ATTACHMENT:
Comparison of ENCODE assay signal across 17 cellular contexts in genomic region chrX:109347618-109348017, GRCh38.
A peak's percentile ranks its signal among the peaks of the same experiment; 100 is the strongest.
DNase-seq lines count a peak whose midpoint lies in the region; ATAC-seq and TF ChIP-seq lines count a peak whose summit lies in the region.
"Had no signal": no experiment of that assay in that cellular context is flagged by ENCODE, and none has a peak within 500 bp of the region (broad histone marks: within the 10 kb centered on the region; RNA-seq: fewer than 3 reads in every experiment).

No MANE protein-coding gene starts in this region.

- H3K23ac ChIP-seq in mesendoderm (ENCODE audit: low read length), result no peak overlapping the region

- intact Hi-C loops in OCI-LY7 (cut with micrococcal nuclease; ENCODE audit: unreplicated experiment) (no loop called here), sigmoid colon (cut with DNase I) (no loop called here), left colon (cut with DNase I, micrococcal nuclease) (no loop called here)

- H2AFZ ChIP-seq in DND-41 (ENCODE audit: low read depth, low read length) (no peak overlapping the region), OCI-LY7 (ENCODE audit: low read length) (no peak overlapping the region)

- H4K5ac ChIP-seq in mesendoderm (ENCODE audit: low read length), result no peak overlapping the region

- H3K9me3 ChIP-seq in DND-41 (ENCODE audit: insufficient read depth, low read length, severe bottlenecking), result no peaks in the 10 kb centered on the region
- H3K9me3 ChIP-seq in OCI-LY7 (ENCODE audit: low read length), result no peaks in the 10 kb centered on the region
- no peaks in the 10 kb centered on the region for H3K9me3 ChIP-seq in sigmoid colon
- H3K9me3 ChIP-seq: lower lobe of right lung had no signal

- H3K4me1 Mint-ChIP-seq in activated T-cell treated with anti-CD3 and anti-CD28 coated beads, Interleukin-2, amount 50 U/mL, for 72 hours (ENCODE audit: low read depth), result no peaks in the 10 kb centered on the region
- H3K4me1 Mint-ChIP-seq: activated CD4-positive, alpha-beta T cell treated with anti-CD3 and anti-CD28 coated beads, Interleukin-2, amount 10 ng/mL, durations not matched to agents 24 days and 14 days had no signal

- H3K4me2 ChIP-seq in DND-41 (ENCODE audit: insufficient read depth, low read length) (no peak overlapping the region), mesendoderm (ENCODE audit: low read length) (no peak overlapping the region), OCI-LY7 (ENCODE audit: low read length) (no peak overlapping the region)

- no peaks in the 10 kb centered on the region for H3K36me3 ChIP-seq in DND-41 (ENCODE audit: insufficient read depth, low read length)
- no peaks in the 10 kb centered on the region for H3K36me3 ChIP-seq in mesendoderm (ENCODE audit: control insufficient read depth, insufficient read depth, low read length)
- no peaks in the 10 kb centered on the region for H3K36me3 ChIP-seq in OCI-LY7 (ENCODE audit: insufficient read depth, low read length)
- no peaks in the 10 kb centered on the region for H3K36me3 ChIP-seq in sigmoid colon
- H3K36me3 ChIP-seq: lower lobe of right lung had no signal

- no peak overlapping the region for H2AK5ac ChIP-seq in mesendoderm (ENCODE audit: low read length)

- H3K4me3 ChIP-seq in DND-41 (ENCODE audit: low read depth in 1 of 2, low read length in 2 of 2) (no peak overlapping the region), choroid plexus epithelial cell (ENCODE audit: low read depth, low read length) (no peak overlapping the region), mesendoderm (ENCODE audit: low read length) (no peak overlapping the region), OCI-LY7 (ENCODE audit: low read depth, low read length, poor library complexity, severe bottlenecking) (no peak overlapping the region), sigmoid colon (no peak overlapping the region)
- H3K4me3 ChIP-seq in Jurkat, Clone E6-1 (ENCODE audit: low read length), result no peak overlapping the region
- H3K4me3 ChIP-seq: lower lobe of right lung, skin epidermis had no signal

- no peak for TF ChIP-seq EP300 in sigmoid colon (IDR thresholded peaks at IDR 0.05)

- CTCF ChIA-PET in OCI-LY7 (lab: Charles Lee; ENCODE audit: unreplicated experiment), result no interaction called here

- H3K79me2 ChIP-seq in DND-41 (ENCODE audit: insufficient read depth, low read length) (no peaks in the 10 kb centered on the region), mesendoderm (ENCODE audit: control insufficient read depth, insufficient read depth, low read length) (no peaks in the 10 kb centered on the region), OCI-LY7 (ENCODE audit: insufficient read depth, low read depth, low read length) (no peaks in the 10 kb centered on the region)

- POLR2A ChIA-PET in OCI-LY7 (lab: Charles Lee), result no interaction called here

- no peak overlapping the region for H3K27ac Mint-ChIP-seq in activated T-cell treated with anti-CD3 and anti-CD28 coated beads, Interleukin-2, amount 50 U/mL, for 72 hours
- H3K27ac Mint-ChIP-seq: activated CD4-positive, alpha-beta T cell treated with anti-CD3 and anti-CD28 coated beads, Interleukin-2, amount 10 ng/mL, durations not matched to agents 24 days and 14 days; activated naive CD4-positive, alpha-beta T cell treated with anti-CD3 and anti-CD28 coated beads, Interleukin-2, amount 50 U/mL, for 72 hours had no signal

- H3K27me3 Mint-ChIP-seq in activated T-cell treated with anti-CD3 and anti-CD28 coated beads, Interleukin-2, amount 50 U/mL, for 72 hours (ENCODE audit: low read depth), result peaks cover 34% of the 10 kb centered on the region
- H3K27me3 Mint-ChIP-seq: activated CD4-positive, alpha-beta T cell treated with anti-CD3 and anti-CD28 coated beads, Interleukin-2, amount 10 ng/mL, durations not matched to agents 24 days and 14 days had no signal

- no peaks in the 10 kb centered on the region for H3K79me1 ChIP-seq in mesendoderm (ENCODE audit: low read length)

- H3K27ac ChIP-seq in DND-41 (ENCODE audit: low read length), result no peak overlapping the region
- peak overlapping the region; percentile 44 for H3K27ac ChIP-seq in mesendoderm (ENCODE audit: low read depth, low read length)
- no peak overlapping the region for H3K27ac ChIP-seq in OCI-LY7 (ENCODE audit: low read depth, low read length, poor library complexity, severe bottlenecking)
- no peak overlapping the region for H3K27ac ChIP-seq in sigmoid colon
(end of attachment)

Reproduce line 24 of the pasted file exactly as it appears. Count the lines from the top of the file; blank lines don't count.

- H3K4me3 ChIP-seq in Jurkat, Clone E6-1 (ENCODE audit: low read length), result no peak overlapping the region